The consequences of evictions go far beyond having shelter: “Families not only lose their home, but their possessions, too. Often, they are taken by movers, locked up, and lost, or put on the curb. People’s stuff just get lost. People obviously lose their communities and schools. Then there’s these consequences that I just didn’t anticipate, like job loss. I thought going into it, ‘You lose your job, you’re getting evicted.’ That’s certainly true. But we have strong evidence that you get evicted, you’re much more likely to lose your job. It can kind of take over your life. And if you’re working in a sector of the labor market where you don’t have a lot of security and a lot of protections, an eviction can cause you to get fired. And then there’s the effect on your health—your mental health, your spirit. Moms that get evicted are depressed and have higher rates of depressive symptoms two years later. That has to affect their interactions with their kids and their sense of happiness. You add all that together, and it’s just really obvious to me that eviction is a cause, not just a condition of poverty. It has to be part of the larger narrative that we are having today about inequality in America.”
Displacement doesn’t only happen in gentrifying areas: “Many times when we are talking about displacement, we talk about it within the frame of gentrification, which focuses on transitioning neighborhoods. But man, every city I’ve looked at, Milwaukee included, most evictions are right there, smack dab in ungentrifying, poor, segregated communities. So that’s a big part of the story. But you know, this is a problem that’s not just focused on the inner city or communities of color. This is a very broad story. If you go to eviction court, you are going to see a lot of moms and kids. You’re going to see older people, too. You’re going to see young, white families. You’re going to see folks from immigrant communities. The problem of affordability and housing has stretched into a lot of regions in the country. One in five renters are estimated to be paying at least 50 percent of their income to housing now. It was important to write about a trailer park and things that folks in those communities are going through, because poverty and eviction lives there too.”
A universal voucher program could give people in extreme poverty a chance: “The book argues for universal voucher program. It’s basically taking our current voucher program, which allows folks to pay only 30 percent of their income to housing and the voucher covers the rest, and they can live wherever they want as long as their housing isn’t too expensive or too shoddy—taking that program and expanding it would be a huge game-changer in the face of poverty in America. It would reduce family homelessness. It would make evictions rare again. It would allow families to use their freed-up income to take night classes or invest in their homes, invest in their kids. One very common thing families do when they finally get the housing voucher after years on the waiting list is just go buy more food. Their kids get enough to eat. They become better nourished and strong. But kids like Arleen’s kids don’t get that opportunity because their rent eats first. We do not have to reinvent the wheel on this one. There are countries in the developed world that have a universal affordable housing program, and they usually execute that through vouchers—Denmark, UK. There’s groundwork for this that’s already laid. There’s a reason that vouchers are used instead of building public housing. It’s way more efficient and would allow us to avoid the mistakes of our past about shoring up racial segregation, for example, or economic concentration of poverty by building these huge towers.”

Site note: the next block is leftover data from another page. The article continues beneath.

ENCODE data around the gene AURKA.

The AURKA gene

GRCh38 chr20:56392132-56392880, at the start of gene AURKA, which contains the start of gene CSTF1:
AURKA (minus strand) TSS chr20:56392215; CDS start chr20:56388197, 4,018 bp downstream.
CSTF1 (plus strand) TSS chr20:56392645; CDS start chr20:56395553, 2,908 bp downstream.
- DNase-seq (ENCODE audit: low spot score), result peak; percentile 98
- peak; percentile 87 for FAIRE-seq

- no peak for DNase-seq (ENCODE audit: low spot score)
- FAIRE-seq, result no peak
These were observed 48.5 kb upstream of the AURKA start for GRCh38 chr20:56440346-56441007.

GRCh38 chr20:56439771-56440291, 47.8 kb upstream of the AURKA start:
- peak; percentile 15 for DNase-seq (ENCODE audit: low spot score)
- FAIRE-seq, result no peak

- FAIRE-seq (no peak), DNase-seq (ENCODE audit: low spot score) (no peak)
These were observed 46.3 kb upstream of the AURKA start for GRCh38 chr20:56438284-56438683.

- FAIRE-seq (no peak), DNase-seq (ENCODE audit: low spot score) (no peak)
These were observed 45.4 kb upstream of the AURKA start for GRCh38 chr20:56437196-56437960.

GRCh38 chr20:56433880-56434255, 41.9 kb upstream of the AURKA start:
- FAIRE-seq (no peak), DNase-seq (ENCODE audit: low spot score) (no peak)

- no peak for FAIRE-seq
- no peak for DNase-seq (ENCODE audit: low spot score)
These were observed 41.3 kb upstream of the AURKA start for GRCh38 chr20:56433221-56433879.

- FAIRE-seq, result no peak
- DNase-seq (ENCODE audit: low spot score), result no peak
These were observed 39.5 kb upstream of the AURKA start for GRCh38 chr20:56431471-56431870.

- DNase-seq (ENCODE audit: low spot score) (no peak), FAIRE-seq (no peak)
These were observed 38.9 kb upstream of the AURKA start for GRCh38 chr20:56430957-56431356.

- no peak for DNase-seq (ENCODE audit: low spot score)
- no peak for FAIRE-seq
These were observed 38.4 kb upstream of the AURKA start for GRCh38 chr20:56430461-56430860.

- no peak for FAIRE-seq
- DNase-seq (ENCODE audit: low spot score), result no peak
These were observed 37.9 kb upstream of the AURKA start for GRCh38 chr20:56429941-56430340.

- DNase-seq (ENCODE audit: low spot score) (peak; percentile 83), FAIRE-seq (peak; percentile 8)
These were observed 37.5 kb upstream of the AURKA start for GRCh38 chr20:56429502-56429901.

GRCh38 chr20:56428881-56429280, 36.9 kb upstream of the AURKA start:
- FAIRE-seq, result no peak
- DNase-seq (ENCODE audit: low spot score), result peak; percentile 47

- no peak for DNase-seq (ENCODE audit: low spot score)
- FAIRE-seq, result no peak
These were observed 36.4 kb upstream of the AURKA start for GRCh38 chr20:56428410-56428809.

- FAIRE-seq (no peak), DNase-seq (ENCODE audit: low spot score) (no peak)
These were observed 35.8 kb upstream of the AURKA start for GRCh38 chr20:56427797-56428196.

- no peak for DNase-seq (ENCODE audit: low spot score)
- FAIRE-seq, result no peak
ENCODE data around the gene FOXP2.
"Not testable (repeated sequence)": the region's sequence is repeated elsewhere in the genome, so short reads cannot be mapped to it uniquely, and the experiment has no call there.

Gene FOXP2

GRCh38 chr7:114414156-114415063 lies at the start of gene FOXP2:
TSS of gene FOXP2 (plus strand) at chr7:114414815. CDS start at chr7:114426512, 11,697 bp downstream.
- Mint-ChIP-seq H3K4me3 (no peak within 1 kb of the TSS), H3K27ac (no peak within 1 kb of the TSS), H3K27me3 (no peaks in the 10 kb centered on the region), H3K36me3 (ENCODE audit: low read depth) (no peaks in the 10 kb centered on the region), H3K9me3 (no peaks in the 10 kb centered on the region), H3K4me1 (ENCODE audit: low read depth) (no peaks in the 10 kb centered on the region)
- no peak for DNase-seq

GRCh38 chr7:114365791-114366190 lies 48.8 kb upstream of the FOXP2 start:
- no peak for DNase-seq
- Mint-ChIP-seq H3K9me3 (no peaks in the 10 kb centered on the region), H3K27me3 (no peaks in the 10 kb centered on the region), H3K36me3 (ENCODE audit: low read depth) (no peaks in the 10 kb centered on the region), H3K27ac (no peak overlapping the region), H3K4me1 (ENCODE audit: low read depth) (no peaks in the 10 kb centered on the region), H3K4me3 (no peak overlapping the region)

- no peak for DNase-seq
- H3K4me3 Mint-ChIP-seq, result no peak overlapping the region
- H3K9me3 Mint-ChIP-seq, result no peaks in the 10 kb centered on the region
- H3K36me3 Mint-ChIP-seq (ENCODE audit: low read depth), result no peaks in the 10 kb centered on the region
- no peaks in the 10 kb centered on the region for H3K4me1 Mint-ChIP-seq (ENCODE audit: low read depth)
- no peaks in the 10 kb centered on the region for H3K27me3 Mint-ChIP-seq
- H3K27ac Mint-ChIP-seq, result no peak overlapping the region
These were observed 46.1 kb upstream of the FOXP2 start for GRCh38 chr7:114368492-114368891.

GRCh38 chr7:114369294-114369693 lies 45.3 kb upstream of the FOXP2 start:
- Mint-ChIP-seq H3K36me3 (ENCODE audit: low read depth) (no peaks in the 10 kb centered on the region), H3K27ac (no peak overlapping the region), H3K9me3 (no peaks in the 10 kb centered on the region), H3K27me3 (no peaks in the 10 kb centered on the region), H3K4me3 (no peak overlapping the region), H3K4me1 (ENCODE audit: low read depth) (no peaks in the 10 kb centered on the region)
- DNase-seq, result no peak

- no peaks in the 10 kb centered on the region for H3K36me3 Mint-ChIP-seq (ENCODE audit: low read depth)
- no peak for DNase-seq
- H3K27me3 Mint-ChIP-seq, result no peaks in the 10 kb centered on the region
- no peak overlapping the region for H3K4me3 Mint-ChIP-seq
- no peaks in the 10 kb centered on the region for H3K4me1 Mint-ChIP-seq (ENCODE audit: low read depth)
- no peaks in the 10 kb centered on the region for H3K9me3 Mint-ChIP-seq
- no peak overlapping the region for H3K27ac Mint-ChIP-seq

We should focus more on housing policy: “I want readers to take away Arleen. Here’s this mom who’s just trying to do right by her kids but has to choose between paying the rent or buying them school supplies. I want them to take away Larraine, this grandmother living in a trailer park that sees her breath inside her trailer because she can’t pay rent and pay the heat bill. I want them to remember folks like Vanetta who are pushed into this desperate situation and commit a crime to keep her kids from living out in the streets. I want them to carry those stories, and to remember that somewhere in their city, a family has been thrown out of their home and their stuff has been piled on the sidewalk. I think that those stories and the statistical analysis point to one firm conclusion: Housing is deeply implicated in causing poverty in America today, and we have to do something.”
Correction:An earlier version of this article misspelled the character Larraine’s name in Evicted.